OAS chief calls Venezuela president a petty dictator, traitor and liar
WASHINGTON - In an unusual display of diplomatic cojones, Organization of American States (OAS) Secretary General Luis Almagro referred to Venezuelan President Nicolás Maduro as a petty dictator, a traitor and a liar in an open letter devoid of any semblance of tact or subtlety, let alone Latin American solidarity.
“You have an obligation to public decency to hold the recall referendum in 2016, because when politics are polarized the decision must go back to the people. That is what the constitution says. To deny the people that vote, to deny them the possibility of deciding, would make you just another petty dictator, like so many this hemisphere has had,” Almagro told Maduro in his letter.
Opponents of the Maduro administration outside of Venezuela have been calling on the OAS to pressure the Venezuelan government to uphold constitutional democratic principles in the country.
Maduro responded on Tuesday by calling Almagro a tool of the CIA.
On Wednesday, Almagro responded that the claim was absurd, and said he would not be threatened.
"I am not a CIA agent. And your lie, even if it is repeated a thousand times, will never be true. Nevertheless it should be clarified, although this is to deny the absurd," he wrote to Maduro.
Almagro said he is not a traitor to ideas, or to principles of freedom, honesty, decency, public integrity, democracy and human rights.
“But you are, President. You betray your people and your supposed ideology with your rambling tirades, you are a traitor to ethics in politics with your lies and you betray the most sacred principle in politics, which is to subject yourself to the scrutiny of your people,” he told Maduro.
Almagro called on Maduro to return the riches of those who have governed with him to the country, because they belong to the people; to return justice to the people in all the senses of the word; and to return political prisoners to their families.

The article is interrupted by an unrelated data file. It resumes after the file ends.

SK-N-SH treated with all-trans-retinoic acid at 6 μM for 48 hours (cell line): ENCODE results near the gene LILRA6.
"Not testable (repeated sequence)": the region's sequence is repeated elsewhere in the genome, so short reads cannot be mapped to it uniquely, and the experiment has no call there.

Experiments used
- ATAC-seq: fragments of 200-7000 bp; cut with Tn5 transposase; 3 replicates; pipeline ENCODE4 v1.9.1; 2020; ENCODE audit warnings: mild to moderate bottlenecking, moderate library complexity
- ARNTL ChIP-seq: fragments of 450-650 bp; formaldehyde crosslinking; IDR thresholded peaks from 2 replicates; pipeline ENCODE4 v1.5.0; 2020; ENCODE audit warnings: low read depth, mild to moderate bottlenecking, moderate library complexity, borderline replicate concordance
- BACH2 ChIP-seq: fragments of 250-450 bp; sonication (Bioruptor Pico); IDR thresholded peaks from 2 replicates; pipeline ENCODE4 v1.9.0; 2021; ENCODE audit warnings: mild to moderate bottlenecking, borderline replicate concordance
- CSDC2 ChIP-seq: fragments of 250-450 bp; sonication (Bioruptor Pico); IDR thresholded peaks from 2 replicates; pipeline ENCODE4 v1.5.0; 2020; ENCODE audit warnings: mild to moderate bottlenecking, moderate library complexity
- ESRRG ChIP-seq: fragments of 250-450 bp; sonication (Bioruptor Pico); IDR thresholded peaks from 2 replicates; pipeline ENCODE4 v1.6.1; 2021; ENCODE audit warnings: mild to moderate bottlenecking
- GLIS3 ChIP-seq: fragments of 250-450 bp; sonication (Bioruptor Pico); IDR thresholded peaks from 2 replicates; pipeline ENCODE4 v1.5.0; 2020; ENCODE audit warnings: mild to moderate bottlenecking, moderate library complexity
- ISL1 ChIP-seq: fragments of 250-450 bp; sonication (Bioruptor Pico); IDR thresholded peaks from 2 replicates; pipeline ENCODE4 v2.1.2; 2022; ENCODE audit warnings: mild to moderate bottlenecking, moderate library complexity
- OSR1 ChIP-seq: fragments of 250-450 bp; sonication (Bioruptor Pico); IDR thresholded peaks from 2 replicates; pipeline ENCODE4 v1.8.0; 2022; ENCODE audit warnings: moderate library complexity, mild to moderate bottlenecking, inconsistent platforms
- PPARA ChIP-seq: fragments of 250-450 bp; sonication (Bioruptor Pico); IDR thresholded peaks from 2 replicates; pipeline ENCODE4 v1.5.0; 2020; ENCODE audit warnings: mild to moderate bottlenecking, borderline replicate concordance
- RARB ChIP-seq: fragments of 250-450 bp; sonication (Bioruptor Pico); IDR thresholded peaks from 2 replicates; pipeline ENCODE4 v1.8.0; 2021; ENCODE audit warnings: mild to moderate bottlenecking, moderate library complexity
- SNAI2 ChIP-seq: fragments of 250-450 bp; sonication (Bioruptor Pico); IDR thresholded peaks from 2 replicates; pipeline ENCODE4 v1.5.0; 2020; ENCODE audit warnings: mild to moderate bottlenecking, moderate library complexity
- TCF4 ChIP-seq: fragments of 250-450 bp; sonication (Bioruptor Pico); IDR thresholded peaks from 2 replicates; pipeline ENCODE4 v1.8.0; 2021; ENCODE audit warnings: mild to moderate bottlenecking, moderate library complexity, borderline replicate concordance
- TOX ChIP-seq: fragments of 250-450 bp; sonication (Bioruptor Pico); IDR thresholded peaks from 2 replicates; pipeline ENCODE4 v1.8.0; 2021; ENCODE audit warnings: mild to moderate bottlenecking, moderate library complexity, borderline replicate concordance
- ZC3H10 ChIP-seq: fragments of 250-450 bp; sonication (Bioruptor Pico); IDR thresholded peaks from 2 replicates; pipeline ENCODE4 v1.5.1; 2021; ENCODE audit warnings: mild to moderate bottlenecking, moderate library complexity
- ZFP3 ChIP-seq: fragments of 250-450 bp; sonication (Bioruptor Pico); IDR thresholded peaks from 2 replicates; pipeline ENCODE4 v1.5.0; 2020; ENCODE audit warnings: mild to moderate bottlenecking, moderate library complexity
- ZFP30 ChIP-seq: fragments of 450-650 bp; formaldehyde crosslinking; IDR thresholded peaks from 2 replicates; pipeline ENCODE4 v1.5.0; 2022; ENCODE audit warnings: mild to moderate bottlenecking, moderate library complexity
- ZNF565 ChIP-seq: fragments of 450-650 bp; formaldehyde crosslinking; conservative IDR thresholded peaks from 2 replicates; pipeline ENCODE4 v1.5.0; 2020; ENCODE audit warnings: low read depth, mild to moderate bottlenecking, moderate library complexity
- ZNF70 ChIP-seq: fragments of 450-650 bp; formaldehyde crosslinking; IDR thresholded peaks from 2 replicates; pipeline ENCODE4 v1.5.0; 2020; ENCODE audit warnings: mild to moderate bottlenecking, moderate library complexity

“You should give the National Assembly back its legitimate power, because this comes from the people, you should return to the people the decision about their future. You will never be able to give back the lives of the children who have died in hospitals because they did not have medicine, you will never be able to free your people from so much suffering, so much intimidation, so much misery, so much distress and anxiety,” he said.
In a somewhat obscure reference, Almagro said, “I know that the OAS and my work bothers you because, as the song goes, ‘entre los Ceibos estorba un Quebracho’. I am sorry to inform you that I neither bow down, nor am I intimidated.”
According to a Caribbean News Now Latin American specialist, Almagro may be saying that, in a group of nice looking, distinguished trees, the insignificant ugly tree is out of place and, although he (Almagro) may be out of place, he will neither bow down to nor be intimidated by Maduro; or that Maduro is the little ugly tree out of step with democracy.
Meanwhile, Venezuelan opposition leader Henrique Capriles has urged the army to choose whether it is "with the constitution or with Maduro", after a 60-day state of emergency was declared by the president, giving soldiers and police wider powers to deal with the country's rapidly deteriorating economic situation.
Capriles said the decree gave the president unconstitutional powers and called on Venezuelans to ignore it and take to the streets.
"We, Venezuelans, will not accept this decree. This is Maduro putting himself above the constitution," Capriles told journalists. "To impose this, he'd better start preparing to deploy the war tanks and military jets."
"And I tell the armed forces: The hour of truth is coming, to decide whether you are with the constitution or with Maduro," he said.
The decree was rejected by the opposition-held National Assembly late on Tuesday, but Maduro had indicated that he would not abide by its decision.
Capriles emphasised that the opposition was not calling for a military coup, but instead seeking a legal and constitutional way of ousting Maduro through a recall referendum.
Maduro has accused the United States of leading a plot to destabilise the country and force him from office.